Big breakthrough in NSW governance

May 27, 2022
Parliament of NSW Legislative Council Chamber
Image: Flickr / Ashley

Last week the NSW Legislative Council took a big step to require more evidence and consultation-based government bills. It unanimously agreed that for every government bill (other than a budget bill), the Selection of Bills committee must report whether the bill is accompanied by a Statement of Public Interest that addresses the following questions:

  • Need: Why is the policy needed based on factual evidence and stakeholder input?
  • Objectives: What is the policy’s objective couched in terms of the public interest?
  • Options: What alternative policies and mechanisms were considered in advance of the bill?
  • Analysis: What were the pros and cons and benefits and costs of each option considered?
  • Pathway: What are the timetable and steps for the policy’s rollout and who will administer it?
  • Consultation: Were the views of affected stakeholders sought and considered in making the policy?

Also, a minister introducing a bill must make a statement advising whether such a statement has been prepared. If not, a motion may be moved without notice that the bill lapse until the statement is tabled, or that it be referred to a standing or select committee for inquiry and report.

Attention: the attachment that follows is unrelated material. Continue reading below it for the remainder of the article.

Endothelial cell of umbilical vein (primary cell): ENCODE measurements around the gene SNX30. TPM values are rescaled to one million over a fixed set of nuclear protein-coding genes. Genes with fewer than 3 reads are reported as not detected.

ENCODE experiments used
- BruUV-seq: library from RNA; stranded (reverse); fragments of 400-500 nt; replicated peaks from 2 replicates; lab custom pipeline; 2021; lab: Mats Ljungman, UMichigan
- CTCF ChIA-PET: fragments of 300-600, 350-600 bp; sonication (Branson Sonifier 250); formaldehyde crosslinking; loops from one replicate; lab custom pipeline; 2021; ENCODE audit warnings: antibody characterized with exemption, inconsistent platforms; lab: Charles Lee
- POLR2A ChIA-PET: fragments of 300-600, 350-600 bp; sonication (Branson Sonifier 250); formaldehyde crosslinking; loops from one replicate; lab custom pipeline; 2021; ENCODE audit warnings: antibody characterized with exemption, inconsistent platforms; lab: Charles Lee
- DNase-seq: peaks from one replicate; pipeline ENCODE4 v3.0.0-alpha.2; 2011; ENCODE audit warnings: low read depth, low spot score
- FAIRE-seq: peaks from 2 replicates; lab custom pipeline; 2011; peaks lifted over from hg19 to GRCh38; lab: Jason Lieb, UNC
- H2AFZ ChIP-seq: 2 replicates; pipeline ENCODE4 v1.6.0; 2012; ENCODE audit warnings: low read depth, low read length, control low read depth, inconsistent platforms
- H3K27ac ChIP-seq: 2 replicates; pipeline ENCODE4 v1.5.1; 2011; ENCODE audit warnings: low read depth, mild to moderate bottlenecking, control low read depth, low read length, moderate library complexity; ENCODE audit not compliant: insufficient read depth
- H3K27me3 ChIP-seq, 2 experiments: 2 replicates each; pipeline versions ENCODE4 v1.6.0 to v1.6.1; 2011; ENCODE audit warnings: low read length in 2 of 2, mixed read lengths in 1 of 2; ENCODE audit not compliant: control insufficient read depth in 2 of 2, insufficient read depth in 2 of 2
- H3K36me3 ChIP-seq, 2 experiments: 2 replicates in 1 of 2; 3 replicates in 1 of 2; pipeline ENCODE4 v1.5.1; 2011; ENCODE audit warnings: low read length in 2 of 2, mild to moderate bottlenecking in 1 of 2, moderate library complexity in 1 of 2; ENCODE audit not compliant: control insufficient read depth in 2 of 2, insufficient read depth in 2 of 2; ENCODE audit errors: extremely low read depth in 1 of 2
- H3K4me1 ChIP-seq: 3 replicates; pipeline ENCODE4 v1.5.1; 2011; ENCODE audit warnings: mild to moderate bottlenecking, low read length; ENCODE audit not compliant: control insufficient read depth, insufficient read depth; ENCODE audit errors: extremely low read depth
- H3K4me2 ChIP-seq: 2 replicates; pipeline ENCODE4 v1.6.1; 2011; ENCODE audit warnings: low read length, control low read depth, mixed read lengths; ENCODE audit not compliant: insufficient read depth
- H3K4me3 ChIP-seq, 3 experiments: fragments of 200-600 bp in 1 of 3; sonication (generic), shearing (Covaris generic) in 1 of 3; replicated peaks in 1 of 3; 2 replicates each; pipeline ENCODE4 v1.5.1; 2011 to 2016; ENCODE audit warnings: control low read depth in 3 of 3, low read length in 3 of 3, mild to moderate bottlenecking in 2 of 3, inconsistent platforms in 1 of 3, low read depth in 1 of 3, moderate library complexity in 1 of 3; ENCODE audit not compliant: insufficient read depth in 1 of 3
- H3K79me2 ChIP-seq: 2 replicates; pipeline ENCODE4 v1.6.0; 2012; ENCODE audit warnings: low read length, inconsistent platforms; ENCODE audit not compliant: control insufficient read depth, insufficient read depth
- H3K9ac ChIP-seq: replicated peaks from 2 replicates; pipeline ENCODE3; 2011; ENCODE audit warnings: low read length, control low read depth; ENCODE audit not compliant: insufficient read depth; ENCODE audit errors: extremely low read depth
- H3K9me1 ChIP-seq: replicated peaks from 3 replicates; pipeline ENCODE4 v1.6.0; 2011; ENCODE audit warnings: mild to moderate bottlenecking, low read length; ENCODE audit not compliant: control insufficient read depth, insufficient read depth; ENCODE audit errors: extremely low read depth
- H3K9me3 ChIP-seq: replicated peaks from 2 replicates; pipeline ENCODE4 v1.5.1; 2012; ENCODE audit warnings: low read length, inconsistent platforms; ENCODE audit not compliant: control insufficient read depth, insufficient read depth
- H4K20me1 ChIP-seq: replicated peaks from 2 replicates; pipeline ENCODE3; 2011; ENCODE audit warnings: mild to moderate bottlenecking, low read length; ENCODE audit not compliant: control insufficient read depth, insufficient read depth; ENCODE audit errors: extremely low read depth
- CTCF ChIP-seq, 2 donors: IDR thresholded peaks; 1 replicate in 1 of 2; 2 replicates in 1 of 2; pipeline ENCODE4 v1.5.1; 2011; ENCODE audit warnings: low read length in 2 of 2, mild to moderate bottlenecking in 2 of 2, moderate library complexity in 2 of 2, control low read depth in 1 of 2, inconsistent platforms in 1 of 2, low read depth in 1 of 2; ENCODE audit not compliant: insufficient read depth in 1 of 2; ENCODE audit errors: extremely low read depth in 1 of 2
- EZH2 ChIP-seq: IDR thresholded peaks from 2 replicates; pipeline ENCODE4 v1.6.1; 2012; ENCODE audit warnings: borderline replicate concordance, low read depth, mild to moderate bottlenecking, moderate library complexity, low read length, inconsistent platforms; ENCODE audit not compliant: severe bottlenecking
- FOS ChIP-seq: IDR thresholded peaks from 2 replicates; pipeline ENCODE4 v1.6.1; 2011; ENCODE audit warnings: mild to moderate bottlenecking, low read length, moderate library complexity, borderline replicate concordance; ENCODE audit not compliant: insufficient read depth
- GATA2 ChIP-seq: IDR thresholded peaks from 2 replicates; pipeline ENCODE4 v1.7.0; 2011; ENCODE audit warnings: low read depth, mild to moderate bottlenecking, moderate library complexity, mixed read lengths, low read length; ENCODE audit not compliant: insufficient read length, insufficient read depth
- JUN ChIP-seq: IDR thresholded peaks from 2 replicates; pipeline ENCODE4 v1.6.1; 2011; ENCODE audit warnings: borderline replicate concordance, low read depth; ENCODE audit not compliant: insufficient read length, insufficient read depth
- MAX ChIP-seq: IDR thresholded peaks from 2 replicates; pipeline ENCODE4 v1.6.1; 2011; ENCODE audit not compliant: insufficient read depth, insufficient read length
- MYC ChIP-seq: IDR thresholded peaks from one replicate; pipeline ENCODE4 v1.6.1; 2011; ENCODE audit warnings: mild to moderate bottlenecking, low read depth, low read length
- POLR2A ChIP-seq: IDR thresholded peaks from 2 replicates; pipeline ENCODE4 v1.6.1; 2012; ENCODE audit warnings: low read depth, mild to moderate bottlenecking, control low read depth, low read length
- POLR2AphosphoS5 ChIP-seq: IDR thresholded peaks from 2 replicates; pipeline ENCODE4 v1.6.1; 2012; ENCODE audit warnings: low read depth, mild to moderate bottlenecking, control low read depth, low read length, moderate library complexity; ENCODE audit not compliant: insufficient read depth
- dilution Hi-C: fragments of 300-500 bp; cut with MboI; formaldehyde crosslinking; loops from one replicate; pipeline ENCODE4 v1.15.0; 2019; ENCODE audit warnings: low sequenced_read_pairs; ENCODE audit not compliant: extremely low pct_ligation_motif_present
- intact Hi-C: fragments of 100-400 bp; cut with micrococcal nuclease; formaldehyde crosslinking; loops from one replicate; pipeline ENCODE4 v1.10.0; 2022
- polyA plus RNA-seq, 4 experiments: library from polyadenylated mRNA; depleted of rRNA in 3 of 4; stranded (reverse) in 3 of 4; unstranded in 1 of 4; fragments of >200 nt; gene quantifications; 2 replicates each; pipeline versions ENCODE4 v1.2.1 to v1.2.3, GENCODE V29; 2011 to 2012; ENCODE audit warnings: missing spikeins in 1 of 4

If the motion is passed, further consideration of the bill won’t happen until the statement is tabled or after the report of the committee is tabled.

This win for public policy accountability sets a precedent for all other parliaments and governments in Australia. It reflects a recent opinion poll that government accountability is now one of the top four issues for voters.

The misuse of federal and state grants for political pork barrelling of sports clubs, car parks, and marginal seats has ignited a public furore over how politically partisan government spending can be. But it doesn’t stop there. Poor governance also extends to decisions that require parliamentary legislation, not just cabinet or ministerial approval.

Two philosophically opposed think tanks – the conservative IPA and the progressive Per Capita – have each found that Australian federal and state governments fall short of basic standards of evidence and consultation-based policymaking. Their work was commissioned by the Evidence-Based Policy Research Project and funded by the Susan McKinnon Foundation.

The think tanks reviewed 80 pieces of federal and state legislation and found only 27 followed an acceptable decision-making process in terms of answering the basic questions of good policymaking. In 19 cases the ratings were well below par. In the balance of cases, the quality of the bills was mediocre. On average the 80 bills scored just 5.7 out of a possible 10.0.

The average score per jurisdiction was 5.4 (Federal), 5.5 (NSW), 6.1 (Vic) and 6.2 (Qld). Anything below 7.0 is considered unsatisfactory. In the private sector, any business case that did not address at least 70% of its evaluation criteria would be rejected, yet two-thirds of government bills that fare worse than this on public case criteria get approved.